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How to Attain 100% Readers in your Class: Proven Effective

Learning to read is one of the most important educational outcomes of primary education. Everybody will acquiesce that we all believe that reading is the beginning of fundamental learning and academic knowledge. The teachers are duty bound to teach every learner to read. However, the efforts of teachers alone appear to be not enough without the help from the parents. Parent involvement with the learning process is a good forecaster of early literacy and academic success of a young learner in the future.

According to Evans, Shaw, and Bell, parent involvement in early literacy is directly connected to academic achievement. Children need parents to be their reading role models with daily practice in order to navigate successfully through beginning literacy skills. Notwithstanding the fact our learners fall behind in term of literacy.

Some of the notable researchers have their remark on reading; Reading is crucial to the academic success of pupils and to the growth of a nation (Oberholzer, 2005; Oyetunji, 2011). Successful pupils in school are those who develop interest in reading because many of the subjects taught and class assignment given require reading comprehension (Darrel, 2005; Grams, 2003). Darrel (2005) and Oberholzer (2005) highlight that reading is a basic life skill and a cornerstone for success at school and throughout life; therefore, pupils who can read well can function more effectively in everyday school activities (Darrel, 2005; Oberholzer, 2005). It is believed that reading as well as language competency are both the means and the end to educational achievement (Jordaan, 2011).

The Department of Education recognized that the literacy needed to be given special attention as to why in support the department is continuously fulfilling its mandate, to make every learner a proficient reader, schools across the country were tasked to help learners develop their reading skills. The department, however, recognized that notwithstanding the effort and initiatives still the same is insufficient based on the results of national assessments for student learning.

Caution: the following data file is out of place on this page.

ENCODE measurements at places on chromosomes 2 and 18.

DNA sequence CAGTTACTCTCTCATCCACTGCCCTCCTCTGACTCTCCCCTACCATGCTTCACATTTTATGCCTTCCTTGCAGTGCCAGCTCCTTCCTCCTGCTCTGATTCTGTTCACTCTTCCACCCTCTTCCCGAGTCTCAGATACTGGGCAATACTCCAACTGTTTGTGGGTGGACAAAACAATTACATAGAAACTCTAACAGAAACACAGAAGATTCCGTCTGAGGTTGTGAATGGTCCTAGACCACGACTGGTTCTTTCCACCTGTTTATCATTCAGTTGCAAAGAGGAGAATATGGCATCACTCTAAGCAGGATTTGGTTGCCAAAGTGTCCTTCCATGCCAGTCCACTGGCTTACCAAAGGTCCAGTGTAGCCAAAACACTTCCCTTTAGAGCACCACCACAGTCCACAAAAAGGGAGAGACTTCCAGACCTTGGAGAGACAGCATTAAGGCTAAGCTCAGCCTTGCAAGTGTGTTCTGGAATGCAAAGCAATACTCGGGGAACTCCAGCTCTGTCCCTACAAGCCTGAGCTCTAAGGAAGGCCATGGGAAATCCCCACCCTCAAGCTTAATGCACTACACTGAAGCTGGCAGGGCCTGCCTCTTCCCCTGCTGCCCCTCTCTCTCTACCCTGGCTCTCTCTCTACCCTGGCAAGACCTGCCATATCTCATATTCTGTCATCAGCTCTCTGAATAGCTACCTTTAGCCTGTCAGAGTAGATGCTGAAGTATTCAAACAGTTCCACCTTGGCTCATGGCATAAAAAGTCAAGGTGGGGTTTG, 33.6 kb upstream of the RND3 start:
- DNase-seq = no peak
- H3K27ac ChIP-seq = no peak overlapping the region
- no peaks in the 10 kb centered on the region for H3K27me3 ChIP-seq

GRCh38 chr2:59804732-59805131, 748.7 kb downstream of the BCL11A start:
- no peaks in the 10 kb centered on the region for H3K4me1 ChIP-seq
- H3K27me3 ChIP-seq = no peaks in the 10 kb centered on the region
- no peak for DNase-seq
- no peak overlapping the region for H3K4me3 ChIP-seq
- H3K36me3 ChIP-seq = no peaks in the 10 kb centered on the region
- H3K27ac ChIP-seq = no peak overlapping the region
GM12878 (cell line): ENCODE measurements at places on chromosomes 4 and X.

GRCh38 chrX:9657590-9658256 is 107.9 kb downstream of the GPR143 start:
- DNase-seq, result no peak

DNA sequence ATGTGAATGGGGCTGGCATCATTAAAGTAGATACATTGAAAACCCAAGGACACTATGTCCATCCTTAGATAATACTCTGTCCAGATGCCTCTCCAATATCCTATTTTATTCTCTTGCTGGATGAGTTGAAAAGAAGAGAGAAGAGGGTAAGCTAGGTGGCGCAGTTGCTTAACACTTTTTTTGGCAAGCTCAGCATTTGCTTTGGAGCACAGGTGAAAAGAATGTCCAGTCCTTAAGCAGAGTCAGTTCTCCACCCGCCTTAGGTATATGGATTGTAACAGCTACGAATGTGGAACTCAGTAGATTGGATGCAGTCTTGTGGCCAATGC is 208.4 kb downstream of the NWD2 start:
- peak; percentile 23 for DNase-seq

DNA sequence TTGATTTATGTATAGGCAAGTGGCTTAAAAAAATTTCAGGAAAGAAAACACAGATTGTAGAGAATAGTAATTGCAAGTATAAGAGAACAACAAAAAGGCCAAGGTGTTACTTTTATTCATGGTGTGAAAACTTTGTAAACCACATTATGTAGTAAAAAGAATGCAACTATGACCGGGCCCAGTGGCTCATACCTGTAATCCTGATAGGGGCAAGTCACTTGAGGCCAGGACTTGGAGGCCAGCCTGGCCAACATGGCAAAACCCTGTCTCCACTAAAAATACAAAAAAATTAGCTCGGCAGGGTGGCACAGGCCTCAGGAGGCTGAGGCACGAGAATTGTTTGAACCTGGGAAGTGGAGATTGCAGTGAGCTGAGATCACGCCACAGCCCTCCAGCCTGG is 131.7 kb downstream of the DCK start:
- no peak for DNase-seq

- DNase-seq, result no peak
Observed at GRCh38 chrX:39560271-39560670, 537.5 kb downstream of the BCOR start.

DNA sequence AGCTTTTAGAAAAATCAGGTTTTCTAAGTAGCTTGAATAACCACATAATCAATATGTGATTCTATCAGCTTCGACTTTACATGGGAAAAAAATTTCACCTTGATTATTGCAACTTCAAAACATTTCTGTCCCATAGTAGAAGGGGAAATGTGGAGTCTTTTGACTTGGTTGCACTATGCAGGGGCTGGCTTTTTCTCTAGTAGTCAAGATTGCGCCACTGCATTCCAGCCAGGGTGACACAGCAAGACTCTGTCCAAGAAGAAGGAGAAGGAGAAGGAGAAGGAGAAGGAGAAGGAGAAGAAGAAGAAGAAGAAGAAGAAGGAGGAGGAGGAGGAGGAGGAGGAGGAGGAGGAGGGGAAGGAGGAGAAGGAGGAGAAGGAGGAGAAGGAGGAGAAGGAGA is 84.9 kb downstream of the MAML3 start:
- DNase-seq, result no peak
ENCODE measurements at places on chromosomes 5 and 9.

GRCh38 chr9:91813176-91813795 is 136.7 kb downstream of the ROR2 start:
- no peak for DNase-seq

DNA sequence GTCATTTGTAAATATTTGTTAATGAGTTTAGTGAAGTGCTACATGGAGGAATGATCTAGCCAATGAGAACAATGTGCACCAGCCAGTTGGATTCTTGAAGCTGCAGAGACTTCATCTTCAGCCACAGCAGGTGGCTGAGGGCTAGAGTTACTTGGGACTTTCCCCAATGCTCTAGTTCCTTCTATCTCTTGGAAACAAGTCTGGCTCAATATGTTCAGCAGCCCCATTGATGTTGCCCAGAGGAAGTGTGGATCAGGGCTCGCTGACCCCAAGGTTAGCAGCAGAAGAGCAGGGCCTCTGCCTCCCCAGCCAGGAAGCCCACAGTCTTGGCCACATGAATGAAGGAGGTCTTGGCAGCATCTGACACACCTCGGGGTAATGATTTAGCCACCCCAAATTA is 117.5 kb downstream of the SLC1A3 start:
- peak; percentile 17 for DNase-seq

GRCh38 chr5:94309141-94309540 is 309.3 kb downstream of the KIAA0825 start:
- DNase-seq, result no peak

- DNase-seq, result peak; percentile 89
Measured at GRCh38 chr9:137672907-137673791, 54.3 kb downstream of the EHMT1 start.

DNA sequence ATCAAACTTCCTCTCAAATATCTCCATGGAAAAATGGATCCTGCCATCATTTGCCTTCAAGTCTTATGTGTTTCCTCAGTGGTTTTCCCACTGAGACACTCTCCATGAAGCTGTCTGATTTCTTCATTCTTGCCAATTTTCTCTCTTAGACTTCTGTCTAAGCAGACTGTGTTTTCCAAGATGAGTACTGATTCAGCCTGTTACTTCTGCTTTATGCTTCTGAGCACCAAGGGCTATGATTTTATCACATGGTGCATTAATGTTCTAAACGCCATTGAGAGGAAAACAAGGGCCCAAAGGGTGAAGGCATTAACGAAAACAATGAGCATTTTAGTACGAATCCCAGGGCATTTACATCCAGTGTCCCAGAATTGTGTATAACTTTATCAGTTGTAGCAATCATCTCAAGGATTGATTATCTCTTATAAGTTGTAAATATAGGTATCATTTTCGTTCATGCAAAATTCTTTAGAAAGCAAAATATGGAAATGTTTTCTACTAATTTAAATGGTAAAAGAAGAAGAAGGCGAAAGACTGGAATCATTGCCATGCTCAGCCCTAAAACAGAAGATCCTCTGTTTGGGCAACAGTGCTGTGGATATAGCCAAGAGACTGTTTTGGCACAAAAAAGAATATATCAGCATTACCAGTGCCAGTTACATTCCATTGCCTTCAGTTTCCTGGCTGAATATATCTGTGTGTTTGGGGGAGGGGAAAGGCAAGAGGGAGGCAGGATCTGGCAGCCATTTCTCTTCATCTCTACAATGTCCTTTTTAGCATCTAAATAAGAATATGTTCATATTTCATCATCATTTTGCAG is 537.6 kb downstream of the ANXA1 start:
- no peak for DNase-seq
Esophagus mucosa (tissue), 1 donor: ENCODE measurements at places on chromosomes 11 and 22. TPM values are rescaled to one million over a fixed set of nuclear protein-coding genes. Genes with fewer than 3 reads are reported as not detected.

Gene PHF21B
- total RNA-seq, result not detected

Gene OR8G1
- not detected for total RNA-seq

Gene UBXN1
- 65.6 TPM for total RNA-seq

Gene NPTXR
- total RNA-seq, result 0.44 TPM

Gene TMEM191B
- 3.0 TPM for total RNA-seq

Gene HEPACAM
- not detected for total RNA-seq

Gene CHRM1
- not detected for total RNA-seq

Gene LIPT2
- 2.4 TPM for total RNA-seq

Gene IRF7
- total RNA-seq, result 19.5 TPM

As stated in the DepEd Memorandum no. 173 s.2019, it admits the following results: There are still many early grade learners struggling to meet the learning standards in early language, literacy and numeracy. The low achievement levels in English, Math, and Science appear to be caused by gaps in learners’ reading comprehension. This means that there are many low performing learners who could not comprehend (read and understand) Math and Science word problems that are written in English. Hence, they were unable to demonstrate their knowledge in these content areas. Most alarming is that elementary and high school learners are still deficient in literacy skills both in language and content areas, more so in reading. In connection to this, the secretary of the Department addresses the dilemma by planning to reduce the number of learning areas in K to 3 from 7 to 5 to focus on foundational skills in literacy and numeracy in the early grades, particularly among disadvantaged students.

Teachers play an important role in the success of fighting illiteracy but equally important is the role of the parents. Leaving the responsibility to teachers without parents’ support and involvement, literacy for every learner becomes difficult to attain. It has been proven that in order to attain literacy in primary level the teamwork of teacher and parent is required. The question is, how will a teacher involve parents? Especially those neglectful in supporting their children’s education.

Some of the tips a teacher may do get the involvement of parents in the literacy of their children.

  • Consistent and clear communication with parents is the key.

  • Always remind them how important their role in the literacy of their children. Some parents tend to lose interest in involvement, that is why reminding them of important tasks to be accomplished by their children may prevent said problem.

  • Do not bombard children with too many homework assignments. Instead, give them a performance task in reading, e.g., short video of one-on-one reading involvement with parent to be sent via messenger, which will form part of the grade. In this way parents will have to assist their children with one on one reading which is proven to be more effective in learning to read.

  • Choose appropriate material based on the capabilities and abilities of each learner.

  • Make a rubric of the performance tasks and explain to the parents that the said performance tasks in reading form part of their grade in the report card.

  • Be consistent, performance task in reading must be continuous throughout the whole school year.

  • Notify each of the parent regarding the status and development of a child in reading.

  • Give not only the learners a positive reinforcement but also parents for teaching their children, e.g., certificate of appreciation.

As the Holy Bible aptly says it so, “Train up a child in the way he should go; even when he is old he will not depart from it. ­– Proverbs 22:6”

Article Written by:

Mark John Ortiz

San Juan Elementary School - Teacher III


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